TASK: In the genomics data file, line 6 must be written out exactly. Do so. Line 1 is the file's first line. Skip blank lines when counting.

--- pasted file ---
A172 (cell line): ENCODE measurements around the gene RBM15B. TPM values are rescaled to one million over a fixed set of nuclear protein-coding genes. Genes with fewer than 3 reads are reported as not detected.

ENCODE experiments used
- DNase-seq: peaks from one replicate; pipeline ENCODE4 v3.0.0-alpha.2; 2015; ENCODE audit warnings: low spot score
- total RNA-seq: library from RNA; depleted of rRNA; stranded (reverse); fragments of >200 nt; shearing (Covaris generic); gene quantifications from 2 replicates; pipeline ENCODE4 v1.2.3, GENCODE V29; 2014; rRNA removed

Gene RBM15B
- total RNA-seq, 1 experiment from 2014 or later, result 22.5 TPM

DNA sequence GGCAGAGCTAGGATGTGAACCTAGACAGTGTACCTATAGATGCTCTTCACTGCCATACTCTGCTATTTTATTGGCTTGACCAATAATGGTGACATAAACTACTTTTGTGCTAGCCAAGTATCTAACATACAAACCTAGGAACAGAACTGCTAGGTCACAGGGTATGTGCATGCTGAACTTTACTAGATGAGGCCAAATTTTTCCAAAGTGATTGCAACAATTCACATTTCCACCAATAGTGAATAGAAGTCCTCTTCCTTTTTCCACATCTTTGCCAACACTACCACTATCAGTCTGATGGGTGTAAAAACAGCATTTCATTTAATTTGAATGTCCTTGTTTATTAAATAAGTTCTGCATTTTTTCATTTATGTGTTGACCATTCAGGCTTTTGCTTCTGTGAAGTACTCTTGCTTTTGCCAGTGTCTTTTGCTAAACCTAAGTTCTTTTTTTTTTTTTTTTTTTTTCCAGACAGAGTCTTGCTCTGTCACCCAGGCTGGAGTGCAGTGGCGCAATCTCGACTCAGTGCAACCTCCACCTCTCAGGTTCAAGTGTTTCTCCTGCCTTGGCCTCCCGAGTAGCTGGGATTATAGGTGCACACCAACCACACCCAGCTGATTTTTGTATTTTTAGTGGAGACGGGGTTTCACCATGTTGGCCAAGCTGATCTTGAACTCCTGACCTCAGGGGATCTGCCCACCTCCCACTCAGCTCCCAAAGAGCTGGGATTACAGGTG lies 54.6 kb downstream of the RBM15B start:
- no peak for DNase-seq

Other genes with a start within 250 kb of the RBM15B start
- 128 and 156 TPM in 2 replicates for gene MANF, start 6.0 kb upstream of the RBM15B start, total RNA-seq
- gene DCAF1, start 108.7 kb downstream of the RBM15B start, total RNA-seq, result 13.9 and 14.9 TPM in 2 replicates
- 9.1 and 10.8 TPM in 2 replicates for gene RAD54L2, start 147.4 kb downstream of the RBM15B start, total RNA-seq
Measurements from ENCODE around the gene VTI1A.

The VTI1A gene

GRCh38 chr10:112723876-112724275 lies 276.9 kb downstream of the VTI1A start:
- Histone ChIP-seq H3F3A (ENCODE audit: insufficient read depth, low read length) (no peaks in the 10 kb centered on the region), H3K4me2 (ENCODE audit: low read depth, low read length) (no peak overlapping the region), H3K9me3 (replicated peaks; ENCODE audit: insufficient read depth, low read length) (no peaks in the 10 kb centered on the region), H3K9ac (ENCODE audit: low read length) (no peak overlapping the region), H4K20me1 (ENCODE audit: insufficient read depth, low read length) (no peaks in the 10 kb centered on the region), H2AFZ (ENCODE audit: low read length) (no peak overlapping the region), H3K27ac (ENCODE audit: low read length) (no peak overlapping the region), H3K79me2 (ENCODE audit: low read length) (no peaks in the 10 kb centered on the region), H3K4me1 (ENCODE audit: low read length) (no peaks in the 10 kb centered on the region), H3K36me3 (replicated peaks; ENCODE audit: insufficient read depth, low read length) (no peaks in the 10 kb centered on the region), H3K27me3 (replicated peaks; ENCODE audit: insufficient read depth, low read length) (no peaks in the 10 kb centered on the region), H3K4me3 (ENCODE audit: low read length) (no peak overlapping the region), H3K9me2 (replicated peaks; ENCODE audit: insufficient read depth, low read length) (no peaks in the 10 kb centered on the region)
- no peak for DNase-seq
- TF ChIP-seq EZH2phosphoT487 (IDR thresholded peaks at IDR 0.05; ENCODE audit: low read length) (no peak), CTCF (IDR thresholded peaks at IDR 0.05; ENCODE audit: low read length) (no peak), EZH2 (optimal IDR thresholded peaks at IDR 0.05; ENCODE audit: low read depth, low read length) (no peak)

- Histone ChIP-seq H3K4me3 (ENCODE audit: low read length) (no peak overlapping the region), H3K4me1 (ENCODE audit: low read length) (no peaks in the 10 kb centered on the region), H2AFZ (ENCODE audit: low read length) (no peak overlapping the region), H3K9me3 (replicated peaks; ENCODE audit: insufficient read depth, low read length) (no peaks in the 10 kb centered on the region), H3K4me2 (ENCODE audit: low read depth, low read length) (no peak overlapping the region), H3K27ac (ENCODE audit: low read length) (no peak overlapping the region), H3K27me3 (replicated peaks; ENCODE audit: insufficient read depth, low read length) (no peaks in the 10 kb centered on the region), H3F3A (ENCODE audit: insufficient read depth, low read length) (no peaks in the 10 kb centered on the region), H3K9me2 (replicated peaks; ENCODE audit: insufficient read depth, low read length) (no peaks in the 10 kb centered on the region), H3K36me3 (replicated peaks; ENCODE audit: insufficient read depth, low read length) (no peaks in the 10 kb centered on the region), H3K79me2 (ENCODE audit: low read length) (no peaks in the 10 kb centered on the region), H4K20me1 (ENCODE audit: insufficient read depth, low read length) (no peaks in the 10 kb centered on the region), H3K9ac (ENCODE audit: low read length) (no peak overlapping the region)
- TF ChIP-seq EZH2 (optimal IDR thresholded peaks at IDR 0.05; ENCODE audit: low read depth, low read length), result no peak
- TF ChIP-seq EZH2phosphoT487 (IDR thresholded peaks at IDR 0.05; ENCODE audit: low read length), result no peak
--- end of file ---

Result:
- total RNA-seq, 1 experiment from 2014 or later, result 22.5 TPM